Dressed in military fatigues, the mayor of Martakert leans on his desk topped with coils of cables and two landline telephones in a makeshift basement office, his Kalashnikov rifle resting behind him.
His town in the northeast of the mountainous Nagorno-Karabakh region has come under regular shelling since fighting erupted between Armenian separatists and Azerbaijan forces last month, forcing most of its 5,000 inhabitants to flee.
Now, Misha Gyurjyan, thinning grey hair framing a round face, spends most of his days in his basement office, coming out only occasionally to assess the damage.
The 61-year-old accompanied AFP journalists on a tour of the deserted town, where only stray dogs and pigs searching for food could be seen wandering its streets.
More than 30 per cent of homes have been destroyed in fighting over the disputed province, the mayor estimates, cautioning that he can't be sure of the figures until daily Azerbaijani shelling ends.
"The fighting needs to stop so we can go street by street to calculate the damage," he says.
There are no bombing sirens in Martakert to warn residents of looming attacks, the mayor notes.
"We no longer have electricity," he adds during a drive across town punctuated by the deep rumbling of shelling from the front line 10 kilometres (6 miles) away.
Gyurjyan pauses at a house he says was destroyed by shelling several days ago.
Ripped metal sheets from the roof are scattered around the garden, a bunch of black grapes hang from a trellis and the house's charred walls have partially collapsed.
In the garden of another destroyed home nearby, flies swarm around the body of a dead dog.
Further on, the mayor stops in front of a large one-storey building he says was attacked on October 10, saying it used to be his own family home.
The walls withstood the attack, but the windows were all blown out. Trees in the garden are in disarray, their trunks blackened by fire.
- 'We will rebuild everything' -
"My son was here," Gyurjyan says.
"He was coming back from the front to rest. He had time to get out before the airstrike," hit, he adds, lighting one cigarette immediately after finishing another.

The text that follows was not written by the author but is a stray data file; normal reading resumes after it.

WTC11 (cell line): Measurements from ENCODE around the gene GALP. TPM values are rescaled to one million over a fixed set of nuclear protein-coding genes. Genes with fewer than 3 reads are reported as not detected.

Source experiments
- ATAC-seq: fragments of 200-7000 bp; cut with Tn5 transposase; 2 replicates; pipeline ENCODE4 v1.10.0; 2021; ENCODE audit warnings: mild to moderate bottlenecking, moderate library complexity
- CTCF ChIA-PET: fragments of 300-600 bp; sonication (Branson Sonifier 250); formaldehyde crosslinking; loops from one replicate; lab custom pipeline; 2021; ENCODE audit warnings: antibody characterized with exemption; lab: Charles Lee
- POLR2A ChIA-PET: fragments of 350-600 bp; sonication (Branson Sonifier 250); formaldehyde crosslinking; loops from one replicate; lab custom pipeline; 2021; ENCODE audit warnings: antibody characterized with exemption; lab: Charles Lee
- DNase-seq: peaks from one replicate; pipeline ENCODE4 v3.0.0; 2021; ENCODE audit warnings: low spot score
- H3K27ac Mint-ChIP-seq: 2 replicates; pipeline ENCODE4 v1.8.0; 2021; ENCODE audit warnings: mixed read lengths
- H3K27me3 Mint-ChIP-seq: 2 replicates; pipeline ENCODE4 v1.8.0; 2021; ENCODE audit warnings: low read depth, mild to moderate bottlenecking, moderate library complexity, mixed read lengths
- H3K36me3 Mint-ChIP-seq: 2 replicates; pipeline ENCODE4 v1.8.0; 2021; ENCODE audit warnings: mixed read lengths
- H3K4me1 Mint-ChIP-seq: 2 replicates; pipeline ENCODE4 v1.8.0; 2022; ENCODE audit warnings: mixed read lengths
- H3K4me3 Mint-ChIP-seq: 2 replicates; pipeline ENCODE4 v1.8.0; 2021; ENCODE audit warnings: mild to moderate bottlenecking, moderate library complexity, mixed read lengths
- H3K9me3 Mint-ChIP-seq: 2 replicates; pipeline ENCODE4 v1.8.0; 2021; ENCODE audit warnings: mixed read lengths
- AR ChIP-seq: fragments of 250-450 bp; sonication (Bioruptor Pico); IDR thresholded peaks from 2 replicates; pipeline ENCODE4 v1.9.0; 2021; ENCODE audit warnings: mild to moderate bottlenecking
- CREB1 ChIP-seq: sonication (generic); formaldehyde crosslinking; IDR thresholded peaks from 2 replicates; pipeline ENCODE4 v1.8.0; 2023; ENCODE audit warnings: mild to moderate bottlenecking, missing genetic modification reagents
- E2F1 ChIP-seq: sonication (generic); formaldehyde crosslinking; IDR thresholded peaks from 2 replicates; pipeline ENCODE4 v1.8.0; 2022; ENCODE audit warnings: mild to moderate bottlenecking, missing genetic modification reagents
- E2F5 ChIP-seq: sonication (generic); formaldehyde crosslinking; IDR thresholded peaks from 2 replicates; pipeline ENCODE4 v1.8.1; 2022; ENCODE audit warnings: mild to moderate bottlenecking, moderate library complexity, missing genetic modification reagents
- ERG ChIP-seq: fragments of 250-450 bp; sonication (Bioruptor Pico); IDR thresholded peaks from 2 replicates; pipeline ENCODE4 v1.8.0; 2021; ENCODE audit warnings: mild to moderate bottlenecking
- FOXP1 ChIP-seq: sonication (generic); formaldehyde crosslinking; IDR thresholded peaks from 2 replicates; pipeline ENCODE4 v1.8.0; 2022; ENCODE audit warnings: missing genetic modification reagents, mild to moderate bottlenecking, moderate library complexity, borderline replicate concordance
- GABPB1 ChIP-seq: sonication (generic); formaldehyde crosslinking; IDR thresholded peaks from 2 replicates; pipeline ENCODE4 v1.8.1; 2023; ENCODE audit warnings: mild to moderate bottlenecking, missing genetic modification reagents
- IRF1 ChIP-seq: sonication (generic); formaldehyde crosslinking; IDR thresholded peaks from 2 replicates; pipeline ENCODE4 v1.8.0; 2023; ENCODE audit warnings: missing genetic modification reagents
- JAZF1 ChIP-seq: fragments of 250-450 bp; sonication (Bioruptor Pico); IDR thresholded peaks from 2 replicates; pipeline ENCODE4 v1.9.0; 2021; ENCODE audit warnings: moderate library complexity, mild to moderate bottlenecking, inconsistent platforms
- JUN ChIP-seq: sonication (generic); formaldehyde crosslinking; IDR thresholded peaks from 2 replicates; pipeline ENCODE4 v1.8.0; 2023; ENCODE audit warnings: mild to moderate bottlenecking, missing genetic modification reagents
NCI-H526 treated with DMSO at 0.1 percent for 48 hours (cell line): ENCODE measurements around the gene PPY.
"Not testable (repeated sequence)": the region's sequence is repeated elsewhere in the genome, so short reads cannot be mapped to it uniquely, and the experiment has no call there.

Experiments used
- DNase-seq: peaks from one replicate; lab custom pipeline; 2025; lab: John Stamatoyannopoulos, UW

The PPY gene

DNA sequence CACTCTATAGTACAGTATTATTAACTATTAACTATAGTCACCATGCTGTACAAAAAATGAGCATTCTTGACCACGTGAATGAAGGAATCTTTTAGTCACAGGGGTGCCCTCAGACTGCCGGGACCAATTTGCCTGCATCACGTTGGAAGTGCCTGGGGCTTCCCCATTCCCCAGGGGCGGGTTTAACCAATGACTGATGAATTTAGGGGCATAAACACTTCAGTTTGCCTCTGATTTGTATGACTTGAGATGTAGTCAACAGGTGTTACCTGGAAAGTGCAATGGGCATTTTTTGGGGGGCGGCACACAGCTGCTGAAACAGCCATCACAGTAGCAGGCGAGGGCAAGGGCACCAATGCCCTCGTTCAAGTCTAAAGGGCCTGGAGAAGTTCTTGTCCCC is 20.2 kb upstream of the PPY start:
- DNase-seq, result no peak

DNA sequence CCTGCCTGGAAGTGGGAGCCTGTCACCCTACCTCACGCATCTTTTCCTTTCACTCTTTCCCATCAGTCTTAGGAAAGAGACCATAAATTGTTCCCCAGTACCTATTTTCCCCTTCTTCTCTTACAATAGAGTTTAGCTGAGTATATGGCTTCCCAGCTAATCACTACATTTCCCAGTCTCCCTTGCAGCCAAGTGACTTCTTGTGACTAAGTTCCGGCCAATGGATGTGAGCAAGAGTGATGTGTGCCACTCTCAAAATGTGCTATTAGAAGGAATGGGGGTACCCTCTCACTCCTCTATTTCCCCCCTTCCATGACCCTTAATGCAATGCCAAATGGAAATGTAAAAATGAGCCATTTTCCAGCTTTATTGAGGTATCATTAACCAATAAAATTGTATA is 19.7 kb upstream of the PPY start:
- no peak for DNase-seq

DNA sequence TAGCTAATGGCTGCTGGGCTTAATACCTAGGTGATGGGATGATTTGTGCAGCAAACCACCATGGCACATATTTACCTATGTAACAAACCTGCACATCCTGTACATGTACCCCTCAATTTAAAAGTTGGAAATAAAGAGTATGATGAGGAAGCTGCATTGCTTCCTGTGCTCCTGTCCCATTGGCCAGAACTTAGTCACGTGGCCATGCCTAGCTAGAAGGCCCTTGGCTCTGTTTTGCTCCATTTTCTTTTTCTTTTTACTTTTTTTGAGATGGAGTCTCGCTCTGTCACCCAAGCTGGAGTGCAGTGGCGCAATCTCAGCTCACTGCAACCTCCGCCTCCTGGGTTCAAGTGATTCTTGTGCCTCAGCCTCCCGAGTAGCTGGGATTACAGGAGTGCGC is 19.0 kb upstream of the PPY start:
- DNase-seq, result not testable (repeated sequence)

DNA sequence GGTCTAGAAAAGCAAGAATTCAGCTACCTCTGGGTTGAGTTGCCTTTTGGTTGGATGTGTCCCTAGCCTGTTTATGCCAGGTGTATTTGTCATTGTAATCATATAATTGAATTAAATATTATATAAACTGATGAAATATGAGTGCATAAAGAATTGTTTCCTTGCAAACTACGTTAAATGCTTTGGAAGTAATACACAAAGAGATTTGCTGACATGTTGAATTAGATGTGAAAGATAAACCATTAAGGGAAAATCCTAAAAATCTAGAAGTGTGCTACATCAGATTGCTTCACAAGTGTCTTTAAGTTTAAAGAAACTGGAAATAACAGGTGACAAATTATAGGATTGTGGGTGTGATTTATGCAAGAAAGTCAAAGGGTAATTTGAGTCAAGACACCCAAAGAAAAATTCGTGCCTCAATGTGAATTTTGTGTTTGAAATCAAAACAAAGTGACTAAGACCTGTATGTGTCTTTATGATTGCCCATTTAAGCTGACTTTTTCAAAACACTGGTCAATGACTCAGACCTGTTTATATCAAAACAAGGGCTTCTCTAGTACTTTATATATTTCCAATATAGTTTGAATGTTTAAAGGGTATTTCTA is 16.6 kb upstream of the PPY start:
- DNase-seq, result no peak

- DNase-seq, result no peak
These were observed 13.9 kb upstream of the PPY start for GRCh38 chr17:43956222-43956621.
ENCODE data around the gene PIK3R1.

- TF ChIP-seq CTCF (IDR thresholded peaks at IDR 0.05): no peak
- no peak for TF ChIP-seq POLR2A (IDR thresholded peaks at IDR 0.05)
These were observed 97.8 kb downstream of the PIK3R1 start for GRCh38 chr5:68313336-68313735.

Gyurjyan's wife has sought refuge in the Armenian capital Yerevan, while his two sons are serving in the military.
He checks his watch: 2:30 pm. "A bad time. They (the Azerbaijanis) could start bombing," he explains, climbing back into his car.
Back in his three-room, dimly lit basement that serves as office, dormitory and kitchen, Gyurjyan is joined by members of his municipal team -- half a dozen men, most of them in combat fatigues.
The former traffic police chief who became mayor in 2011 recalls that the new fighting over Karabakh could not have come at a worse time.
"We had just finished rebuilding a road, people were buying apartments, the (pomegranate) crops were ripening," he says with regret.
Of the more than 800 people who have died since fresh fighting started just over three weeks ago, three were killed in Martakert, he notes.
"I didn't imagine it would start again," he says, referring to frequent flare ups over the disputed region since a post-Soviet war left 30,000 dead.
"But these are different weapons -- aerial bombardments, drones. Before we fought with rifles," says Gyurjyan, a veteran of the first war that ignited the decades-long conflict.
When one of his phones rings he immediately picks up. It's a resident who fled, calling for an assessment of the situation in the town.
"It's okay...it's calm," he says down the phone, again lighting a new cigarette after replacing the receiver.
"We will rebuild everything when it stops," he says, his eyes red from hours of lost sleep.